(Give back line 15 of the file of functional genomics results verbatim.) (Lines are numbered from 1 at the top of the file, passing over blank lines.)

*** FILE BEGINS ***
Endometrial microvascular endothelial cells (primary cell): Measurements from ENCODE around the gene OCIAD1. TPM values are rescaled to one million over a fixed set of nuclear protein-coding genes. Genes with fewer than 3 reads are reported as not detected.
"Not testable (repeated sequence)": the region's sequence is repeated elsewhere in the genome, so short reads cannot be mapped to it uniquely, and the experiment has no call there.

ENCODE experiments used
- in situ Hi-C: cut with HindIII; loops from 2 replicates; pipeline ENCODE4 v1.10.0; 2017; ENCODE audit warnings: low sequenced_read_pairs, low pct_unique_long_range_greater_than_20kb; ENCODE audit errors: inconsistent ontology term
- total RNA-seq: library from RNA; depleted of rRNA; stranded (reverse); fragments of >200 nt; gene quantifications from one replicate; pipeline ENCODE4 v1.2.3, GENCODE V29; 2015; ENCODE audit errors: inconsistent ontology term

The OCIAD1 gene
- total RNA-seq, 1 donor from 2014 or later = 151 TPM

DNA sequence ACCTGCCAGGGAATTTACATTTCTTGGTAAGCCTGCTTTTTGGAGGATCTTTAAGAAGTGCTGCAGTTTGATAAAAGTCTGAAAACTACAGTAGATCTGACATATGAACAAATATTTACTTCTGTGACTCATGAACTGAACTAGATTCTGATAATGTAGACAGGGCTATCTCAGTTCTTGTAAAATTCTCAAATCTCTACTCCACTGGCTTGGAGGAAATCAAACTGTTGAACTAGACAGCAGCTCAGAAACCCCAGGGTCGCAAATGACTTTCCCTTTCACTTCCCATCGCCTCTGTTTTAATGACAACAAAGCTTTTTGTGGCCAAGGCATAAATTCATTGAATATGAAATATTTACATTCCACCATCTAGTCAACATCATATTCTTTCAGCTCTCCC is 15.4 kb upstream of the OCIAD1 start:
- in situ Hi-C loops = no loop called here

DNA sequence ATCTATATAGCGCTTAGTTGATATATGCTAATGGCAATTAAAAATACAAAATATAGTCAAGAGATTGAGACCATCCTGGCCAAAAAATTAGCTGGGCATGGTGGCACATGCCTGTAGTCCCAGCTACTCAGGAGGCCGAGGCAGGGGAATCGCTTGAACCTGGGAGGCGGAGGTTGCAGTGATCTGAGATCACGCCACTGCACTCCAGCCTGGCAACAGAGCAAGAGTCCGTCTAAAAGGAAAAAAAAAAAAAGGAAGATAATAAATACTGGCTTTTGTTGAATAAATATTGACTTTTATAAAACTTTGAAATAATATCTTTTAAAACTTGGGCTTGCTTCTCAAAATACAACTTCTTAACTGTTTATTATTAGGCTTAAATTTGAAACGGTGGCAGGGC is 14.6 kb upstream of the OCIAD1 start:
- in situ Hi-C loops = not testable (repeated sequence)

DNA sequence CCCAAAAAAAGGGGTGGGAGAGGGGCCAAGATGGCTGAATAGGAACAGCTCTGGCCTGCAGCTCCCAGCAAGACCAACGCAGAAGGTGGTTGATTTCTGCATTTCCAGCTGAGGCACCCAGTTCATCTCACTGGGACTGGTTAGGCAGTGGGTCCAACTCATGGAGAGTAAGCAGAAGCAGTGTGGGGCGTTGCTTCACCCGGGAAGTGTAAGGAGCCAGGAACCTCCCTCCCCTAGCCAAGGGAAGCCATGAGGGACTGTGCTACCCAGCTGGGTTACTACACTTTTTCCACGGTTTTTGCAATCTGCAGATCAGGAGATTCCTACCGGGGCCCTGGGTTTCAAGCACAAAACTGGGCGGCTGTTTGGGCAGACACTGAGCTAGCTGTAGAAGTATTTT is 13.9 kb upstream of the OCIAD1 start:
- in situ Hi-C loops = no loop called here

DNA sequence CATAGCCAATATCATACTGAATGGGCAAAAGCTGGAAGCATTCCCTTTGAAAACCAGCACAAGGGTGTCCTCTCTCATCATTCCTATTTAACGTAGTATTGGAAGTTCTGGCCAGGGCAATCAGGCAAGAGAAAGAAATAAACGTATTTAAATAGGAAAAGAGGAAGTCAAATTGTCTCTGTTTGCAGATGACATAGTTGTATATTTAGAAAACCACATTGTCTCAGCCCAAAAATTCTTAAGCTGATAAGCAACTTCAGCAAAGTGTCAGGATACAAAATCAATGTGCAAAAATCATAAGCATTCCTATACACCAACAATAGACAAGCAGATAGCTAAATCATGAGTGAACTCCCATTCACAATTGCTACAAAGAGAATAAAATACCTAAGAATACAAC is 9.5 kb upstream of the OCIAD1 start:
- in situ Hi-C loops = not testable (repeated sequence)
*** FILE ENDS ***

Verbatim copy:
- in situ Hi-C loops = not testable (repeated sequence)